Foreign AffairsWritten evidence from Rights and Accountability in Development (RAID)

1. Rights & Accountability in Development (RAID) welcomes this opportunity for presenting written evidence to the Committee concerning the Foreign and Commonwealth Office’s human rights work in 2012, taking as a starting point the Department’s 2012 report on Human Rights and Democracy.

2. RAID is a research and advocacy organisation that promotes respect for human rights and responsible conduct by companies abroad. We are a longstanding contributor to the debate on corporate conduct during and after the devastating war in the Democratic Republic of Congo (DRC). RAID has participated in the work of the United Nations on business and human rights and that of the UK National Contact Point for the OECD Guidelines for Multinational Enterprises. It has examined the implementation of the OECD’s Guidance for the Responsible Supply Chains of Minerals from Conflict-Affected and High Risk Areas in Katanga. It was involved in drafting the International Code of Conduct for Private Security Providers. Its most recent publications Questions of compliance: The Conduct of the Central African Mining & Exploration Company (CAMEC) plc and its Nominated Adviser, Seymour Pierce Limited (2011); and Asset laundering and AIM: Congo, corporate misconduct, and the market value of human rights (2012), are available on its website:

3. Summary and Main Findings

RAID’s submission covers the following aspects of the Foreign and Commonwealth Office’s work: foreign mining assets and the regulation of the London Stock Exchange; the functioning of the sanctions regime; and the regulation of private security providers.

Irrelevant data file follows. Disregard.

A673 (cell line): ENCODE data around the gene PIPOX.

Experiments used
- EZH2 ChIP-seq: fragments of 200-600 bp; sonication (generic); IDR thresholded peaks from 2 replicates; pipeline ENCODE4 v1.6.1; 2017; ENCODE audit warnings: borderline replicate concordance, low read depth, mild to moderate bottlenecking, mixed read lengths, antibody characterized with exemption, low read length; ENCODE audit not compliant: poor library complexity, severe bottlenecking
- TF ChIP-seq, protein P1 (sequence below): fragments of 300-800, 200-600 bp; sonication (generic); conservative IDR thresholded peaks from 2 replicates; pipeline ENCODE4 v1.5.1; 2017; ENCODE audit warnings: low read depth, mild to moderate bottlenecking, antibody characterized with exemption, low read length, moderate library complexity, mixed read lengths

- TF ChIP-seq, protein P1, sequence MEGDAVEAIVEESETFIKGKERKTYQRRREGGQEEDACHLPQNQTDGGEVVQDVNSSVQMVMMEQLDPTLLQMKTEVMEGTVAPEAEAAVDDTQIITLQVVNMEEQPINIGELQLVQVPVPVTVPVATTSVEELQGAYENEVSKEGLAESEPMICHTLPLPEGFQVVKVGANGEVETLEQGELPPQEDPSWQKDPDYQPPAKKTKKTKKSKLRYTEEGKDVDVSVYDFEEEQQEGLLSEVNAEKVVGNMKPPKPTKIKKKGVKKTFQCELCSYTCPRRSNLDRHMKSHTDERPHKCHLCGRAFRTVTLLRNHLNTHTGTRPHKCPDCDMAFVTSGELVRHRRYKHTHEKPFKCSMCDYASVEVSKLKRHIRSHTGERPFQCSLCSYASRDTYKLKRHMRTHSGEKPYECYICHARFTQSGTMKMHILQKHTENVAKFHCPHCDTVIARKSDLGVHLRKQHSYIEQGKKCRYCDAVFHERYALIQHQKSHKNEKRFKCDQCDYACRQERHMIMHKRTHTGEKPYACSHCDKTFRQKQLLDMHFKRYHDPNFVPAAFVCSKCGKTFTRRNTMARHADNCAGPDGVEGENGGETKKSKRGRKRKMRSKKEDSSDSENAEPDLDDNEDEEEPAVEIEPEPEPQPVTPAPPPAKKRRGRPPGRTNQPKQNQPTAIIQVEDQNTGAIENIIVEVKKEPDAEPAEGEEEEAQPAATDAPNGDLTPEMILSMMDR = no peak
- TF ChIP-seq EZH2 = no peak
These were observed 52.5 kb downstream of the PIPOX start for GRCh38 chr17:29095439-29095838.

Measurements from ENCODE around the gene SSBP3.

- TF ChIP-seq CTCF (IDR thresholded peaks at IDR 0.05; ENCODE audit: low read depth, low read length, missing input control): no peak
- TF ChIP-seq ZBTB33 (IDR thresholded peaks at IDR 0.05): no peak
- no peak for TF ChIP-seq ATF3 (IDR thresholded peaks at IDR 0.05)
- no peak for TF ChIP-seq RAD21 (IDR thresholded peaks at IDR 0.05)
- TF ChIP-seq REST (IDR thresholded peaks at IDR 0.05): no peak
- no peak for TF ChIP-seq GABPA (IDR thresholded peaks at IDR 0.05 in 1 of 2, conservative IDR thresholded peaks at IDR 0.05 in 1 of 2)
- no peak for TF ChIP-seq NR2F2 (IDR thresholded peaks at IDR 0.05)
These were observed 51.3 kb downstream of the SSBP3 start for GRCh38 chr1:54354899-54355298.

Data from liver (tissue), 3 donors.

(i)Poor governance issues and misconduct concerning London-listed mining companies have damaged London’s reputation. Reforms introduced under the Financial Services Act (2012) do not go far enough. The rules related to London’s junior Alternative Investment Market (AIM) should be strengthened to prevent assets of dubious provenance from conflict-affected countries from being laundered.

(ii)There are increasing problems with the lack of transparency and consistency in the way that sanctions are applied or withdrawn which is reducing the effectiveness and credibility of the sanctions regime.

(iii)In its proposals for self-regulation of the private security providers the UK government is failing in its duty to protect individuals against human rights abuses by third parties, including business. States, as host countries, homes countries and clients of private security providers, retain the primary responsibility for regulating the industry.

Regulation of the London Stock Exchange